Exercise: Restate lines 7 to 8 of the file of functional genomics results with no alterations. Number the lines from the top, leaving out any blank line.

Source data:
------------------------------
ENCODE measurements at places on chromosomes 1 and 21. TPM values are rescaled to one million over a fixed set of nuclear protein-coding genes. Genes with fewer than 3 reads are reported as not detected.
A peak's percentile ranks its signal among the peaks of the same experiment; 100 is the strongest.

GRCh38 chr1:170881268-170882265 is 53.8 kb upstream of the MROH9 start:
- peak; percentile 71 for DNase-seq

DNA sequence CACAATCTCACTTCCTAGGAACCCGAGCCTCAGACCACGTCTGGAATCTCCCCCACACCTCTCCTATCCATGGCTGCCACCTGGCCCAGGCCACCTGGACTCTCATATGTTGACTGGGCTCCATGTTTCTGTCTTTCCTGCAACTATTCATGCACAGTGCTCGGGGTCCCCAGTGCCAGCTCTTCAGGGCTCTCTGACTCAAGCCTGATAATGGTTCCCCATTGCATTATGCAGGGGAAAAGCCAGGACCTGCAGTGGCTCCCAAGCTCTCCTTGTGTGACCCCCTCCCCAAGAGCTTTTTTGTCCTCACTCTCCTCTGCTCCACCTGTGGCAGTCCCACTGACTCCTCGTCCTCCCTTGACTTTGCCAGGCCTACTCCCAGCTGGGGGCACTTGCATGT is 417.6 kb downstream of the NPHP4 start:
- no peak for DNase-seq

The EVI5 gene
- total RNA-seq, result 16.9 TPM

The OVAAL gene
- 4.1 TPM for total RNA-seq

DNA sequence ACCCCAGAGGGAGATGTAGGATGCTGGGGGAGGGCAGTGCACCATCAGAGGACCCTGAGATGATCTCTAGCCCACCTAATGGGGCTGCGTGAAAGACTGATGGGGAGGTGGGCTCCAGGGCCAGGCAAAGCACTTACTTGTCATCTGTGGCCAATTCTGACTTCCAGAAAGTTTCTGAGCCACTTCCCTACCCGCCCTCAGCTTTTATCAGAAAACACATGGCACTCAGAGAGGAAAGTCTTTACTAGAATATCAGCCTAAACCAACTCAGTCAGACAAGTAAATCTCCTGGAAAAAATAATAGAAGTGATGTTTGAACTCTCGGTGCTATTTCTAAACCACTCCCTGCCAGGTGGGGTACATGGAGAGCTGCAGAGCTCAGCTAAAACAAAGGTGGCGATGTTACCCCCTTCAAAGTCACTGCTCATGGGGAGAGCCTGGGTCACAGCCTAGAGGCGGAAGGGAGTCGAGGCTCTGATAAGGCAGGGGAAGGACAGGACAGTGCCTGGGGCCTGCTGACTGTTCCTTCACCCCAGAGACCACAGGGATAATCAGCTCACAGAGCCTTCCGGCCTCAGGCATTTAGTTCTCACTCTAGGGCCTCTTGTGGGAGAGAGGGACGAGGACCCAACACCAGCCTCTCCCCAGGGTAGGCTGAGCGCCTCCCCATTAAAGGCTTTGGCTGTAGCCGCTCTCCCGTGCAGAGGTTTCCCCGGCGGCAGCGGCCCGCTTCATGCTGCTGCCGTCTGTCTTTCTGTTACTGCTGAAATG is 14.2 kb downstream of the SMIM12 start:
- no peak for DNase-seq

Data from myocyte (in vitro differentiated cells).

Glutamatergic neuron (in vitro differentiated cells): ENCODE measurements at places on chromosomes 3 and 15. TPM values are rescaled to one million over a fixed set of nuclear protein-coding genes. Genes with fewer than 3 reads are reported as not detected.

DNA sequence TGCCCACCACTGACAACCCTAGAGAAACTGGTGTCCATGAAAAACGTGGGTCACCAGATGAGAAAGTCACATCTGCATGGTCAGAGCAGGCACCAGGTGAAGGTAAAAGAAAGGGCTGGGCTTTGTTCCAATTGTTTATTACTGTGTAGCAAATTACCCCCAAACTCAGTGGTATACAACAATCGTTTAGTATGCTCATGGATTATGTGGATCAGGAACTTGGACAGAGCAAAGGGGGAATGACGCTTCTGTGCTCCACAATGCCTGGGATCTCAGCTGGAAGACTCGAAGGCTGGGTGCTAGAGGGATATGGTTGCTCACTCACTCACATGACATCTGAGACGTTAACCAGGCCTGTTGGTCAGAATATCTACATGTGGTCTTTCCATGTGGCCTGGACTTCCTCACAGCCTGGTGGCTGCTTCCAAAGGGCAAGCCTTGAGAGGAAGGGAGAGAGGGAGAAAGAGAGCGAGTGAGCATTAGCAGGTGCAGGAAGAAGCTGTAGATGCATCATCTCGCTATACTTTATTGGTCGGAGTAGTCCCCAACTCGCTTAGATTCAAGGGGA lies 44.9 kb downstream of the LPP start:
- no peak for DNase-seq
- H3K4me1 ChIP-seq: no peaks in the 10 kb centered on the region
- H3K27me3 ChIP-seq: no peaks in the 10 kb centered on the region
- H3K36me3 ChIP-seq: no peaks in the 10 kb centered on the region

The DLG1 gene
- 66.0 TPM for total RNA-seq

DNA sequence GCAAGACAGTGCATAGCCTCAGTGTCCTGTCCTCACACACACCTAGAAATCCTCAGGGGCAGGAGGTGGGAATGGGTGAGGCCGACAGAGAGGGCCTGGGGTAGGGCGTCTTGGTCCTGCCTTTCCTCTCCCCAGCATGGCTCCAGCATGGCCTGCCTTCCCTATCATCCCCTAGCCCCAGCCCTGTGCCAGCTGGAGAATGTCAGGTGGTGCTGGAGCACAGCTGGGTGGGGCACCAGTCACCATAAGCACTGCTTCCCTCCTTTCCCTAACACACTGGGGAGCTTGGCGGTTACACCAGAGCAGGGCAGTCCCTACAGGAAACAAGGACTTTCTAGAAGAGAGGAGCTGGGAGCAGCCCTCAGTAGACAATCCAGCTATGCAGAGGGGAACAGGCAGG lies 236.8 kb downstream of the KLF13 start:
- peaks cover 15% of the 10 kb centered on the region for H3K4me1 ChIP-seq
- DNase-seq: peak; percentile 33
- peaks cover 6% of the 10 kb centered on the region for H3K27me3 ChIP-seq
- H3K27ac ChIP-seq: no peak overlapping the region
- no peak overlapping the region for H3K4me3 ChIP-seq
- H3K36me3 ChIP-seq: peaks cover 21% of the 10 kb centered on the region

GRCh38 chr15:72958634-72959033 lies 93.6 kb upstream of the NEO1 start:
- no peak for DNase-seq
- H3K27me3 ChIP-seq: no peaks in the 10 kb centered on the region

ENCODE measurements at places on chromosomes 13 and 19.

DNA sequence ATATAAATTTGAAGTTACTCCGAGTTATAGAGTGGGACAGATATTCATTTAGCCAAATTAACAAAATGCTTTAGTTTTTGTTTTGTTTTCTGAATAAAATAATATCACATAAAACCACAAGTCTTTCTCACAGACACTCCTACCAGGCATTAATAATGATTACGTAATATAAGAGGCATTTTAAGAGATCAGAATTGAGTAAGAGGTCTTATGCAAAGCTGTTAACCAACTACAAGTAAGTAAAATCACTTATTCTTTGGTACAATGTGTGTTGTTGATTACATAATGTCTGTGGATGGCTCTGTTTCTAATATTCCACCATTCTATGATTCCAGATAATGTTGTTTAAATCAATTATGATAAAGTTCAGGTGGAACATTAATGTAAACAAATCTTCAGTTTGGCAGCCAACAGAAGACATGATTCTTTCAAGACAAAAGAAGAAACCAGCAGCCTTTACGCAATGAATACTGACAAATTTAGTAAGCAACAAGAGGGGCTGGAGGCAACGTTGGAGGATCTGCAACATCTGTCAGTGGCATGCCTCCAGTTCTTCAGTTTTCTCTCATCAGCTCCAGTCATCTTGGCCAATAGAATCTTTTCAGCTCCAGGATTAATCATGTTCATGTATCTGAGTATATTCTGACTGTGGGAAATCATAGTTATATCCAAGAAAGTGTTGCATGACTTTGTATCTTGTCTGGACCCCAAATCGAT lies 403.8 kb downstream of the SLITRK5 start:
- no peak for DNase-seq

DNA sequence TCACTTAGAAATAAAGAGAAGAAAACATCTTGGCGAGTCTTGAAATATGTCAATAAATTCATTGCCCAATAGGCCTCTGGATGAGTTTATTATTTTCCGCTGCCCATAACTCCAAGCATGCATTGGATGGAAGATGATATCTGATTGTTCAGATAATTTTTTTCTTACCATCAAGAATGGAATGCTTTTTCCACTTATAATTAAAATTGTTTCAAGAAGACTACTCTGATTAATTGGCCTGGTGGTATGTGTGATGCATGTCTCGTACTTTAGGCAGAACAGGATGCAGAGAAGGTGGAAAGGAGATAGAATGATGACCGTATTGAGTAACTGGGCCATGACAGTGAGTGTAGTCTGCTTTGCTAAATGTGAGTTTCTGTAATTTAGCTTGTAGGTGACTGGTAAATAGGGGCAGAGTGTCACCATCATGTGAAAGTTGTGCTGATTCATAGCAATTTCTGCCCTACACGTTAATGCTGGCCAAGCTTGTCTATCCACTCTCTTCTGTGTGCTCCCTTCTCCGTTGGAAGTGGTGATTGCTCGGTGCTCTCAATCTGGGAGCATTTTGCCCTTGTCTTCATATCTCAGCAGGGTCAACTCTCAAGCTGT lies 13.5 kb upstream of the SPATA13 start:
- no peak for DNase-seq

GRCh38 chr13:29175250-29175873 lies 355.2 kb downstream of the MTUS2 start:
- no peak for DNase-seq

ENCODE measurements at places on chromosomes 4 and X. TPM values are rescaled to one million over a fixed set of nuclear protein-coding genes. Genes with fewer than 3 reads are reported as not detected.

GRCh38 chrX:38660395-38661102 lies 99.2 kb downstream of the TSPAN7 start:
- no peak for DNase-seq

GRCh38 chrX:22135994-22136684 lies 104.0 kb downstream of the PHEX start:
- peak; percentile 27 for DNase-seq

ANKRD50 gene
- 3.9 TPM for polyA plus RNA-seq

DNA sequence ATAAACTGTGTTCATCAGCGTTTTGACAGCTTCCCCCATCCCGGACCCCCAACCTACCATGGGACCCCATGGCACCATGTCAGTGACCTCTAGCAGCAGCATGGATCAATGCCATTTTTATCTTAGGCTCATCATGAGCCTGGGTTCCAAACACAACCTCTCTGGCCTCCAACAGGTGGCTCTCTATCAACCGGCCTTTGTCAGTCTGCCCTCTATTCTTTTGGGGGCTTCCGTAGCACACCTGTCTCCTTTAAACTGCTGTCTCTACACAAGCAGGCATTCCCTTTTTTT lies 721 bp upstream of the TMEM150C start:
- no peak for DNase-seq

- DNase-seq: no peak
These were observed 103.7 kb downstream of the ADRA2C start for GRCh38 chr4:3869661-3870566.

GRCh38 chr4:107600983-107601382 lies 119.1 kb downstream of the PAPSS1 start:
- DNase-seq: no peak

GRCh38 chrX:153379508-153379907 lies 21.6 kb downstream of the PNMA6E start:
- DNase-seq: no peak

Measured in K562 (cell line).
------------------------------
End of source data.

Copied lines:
The EVI5 gene
- total RNA-seq, result 16.9 TPM